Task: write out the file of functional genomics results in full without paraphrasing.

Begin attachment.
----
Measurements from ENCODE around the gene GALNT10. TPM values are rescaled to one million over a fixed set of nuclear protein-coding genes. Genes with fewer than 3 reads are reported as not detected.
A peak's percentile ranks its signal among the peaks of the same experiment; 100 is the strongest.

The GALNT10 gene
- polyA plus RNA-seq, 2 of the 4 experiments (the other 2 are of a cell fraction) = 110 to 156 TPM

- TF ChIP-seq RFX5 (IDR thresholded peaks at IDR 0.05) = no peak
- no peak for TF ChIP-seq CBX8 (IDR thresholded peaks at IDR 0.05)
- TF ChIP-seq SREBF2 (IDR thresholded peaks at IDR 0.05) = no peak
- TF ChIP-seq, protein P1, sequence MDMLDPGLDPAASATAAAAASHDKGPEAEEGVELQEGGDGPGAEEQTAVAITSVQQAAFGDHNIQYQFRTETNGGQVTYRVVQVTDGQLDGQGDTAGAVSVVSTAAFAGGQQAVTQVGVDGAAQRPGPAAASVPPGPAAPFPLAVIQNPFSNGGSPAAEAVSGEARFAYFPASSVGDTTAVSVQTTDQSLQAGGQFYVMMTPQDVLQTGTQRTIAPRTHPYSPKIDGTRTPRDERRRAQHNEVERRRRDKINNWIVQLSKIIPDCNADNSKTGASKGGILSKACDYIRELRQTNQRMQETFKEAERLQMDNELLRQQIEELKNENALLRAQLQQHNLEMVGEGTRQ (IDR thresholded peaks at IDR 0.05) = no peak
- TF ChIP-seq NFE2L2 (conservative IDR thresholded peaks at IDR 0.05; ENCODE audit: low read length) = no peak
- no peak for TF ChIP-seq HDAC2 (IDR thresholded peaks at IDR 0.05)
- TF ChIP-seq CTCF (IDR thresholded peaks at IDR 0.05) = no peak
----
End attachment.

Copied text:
Measurements from ENCODE around the gene GALNT10. TPM values are rescaled to one million over a fixed set of nuclear protein-coding genes. Genes with fewer than 3 reads are reported as not detected.
A peak's percentile ranks its signal among the peaks of the same experiment; 100 is the strongest.

The GALNT10 gene
- polyA plus RNA-seq, 2 of the 4 experiments (the other 2 are of a cell fraction) = 110 to 156 TPM

- TF ChIP-seq RFX5 (IDR thresholded peaks at IDR 0.05) = no peak
- no peak for TF ChIP-seq CBX8 (IDR thresholded peaks at IDR 0.05)
- TF ChIP-seq SREBF2 (IDR thresholded peaks at IDR 0.05) = no peak
- TF ChIP-seq, protein P1, sequence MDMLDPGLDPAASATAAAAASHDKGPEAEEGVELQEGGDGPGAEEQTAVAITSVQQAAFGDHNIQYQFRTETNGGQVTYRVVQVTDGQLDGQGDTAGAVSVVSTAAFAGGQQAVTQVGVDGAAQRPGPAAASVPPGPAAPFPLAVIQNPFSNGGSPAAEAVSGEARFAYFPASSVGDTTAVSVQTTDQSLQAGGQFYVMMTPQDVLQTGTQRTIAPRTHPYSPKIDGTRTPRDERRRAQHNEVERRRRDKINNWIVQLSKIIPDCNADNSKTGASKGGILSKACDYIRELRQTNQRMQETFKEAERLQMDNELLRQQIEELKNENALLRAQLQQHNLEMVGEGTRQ (IDR thresholded peaks at IDR 0.05) = no peak
- TF ChIP-seq NFE2L2 (conservative IDR thresholded peaks at IDR 0.05; ENCODE audit: low read length) = no peak
- no peak for TF ChIP-seq HDAC2 (IDR thresholded peaks at IDR 0.05)
- TF ChIP-seq CTCF (IDR thresholded peaks at IDR 0.05) = no peak